God hath chosen the foolish (stupid) things of the world to confound the wise
1 Corinthians 1:27
In last week's discussion about the blood, we had seen how someone said (and since retracted the pejorative) about people who took a certain position that disagreed with him, "You can't fix stupid." There's a lot I could write on and would like to write on, but I want to write on this again, because I think that this is in fact a serious problem in evangelicalism and fundamentalism, that being, they're too afraid of being stupid.
I say "stupid"? Yes, "stupid." Evangelicals have decried the anti-intellectualism (perhaps a kind of stupidity or at least perceived stupidity) of fundamentalists. The practice of the new-evangelicals was cooperation and dialogue and association in part to remain credible with the the liberal intelligentsia. Prominent new-evangelical Harold Ockenga, famous pastor of Park Street Church in Boston, represented this idea in a renowned press dispatch in December 1957: "The evangelical believes that Christianity is intellectually defensible, and that the Christian cannot be obscurantist in scientific questions pertaining to the creation, the age of man, the universality of the flood, and other debatable biblical questions . . . The new evangelicalism is willing to face the intellectual problems and meet them in the framework of modern learning."
The attack that they are in fact anti-intellectual has always been an issue for Christians. Part of the pressure put on them is to fit in with the world system, and its intellectualism a major part of it. Paul dealt with this in 1 and 2 Corinthians because it was a problem for him there. The Greeks needed "wisdom," but that's not how God operates, which is why the Bible is full of paradoxes. You just take what God says by faith, even though your head says it contradicts.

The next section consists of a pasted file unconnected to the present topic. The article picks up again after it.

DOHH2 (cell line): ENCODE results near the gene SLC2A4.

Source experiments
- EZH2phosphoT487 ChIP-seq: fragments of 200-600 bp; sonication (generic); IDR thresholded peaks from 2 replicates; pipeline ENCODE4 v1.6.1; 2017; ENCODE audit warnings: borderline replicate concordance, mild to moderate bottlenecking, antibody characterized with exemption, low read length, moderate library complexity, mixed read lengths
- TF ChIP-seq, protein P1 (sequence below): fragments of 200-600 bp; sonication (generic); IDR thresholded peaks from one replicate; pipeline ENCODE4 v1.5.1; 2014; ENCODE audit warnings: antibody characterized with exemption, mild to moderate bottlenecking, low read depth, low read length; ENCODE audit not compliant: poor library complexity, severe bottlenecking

This enters the realm of epistemology. How do we know what we know? God's will, which is as smart as anyone can get, is apprehended by faith, not by an elite intellect. Jesus said you've got to become like little children to enter the kingdom of God, a sort of purposeful naivety, dropping intellectual barriers to reception of Christ.
The original twelve disciples were unlearned and ignorant men. Paul was assailed by false teachers at Corinth for his stupidity. You read strains of an answer to this charge in 1 Corinthians 1-3 and then expressly in 2 Corinthians 4. Not many mighty or noble were called because God saw fit to use weakness so that no flesh should glory. I didn't say "defense," because Paul was admitting stupidity, "the filth of this world" and "the offscouring of all things" (1 Cor 4:13). God used earthen vessels, mundane clay pots, like himself "that the excellency of the power may be of God, and not of [him]" (2 Cor 4:7). His enemies said he was stupid, and Paul's comeback, "Well, you're right!"
A swing toward evangelicalism in fundamentalism today relates to the issue of intelligence. Fundamentalists are the straw man heading toward Oz to get a brain from the wizard of evangelicalism. This pursuit of a brain, or at least recognition of one, is witnessed in many doctrines.
Intellectualism made room for another account of creation in Genesis 1 for evangelicals. It picked up textual criticism or eclecticism as the method for deciding Scripture in contradiction to faith. It accepts egalitarianism. It commends contextualization. It assigns its own meaning to already established expressions of holiness. It invents its own standards of unity for coalitions beyond God's ordained institution. It's all very, very smart.
Evangelicalism is smart like David was smart when he had the ox cart built to hold the ark. It's smart like Cain with his fruit and vegetables. It's smart like Nadab and Abihu with their new recipe for incense. And fundamentalism wants to be smart too. They bring in smart people. They associate with smart people. They praise smart people. And they ridicule the stupid people, the foolish ones.
You can't fix stupid. Don't fix stupid. Stupid doesn't need fixing.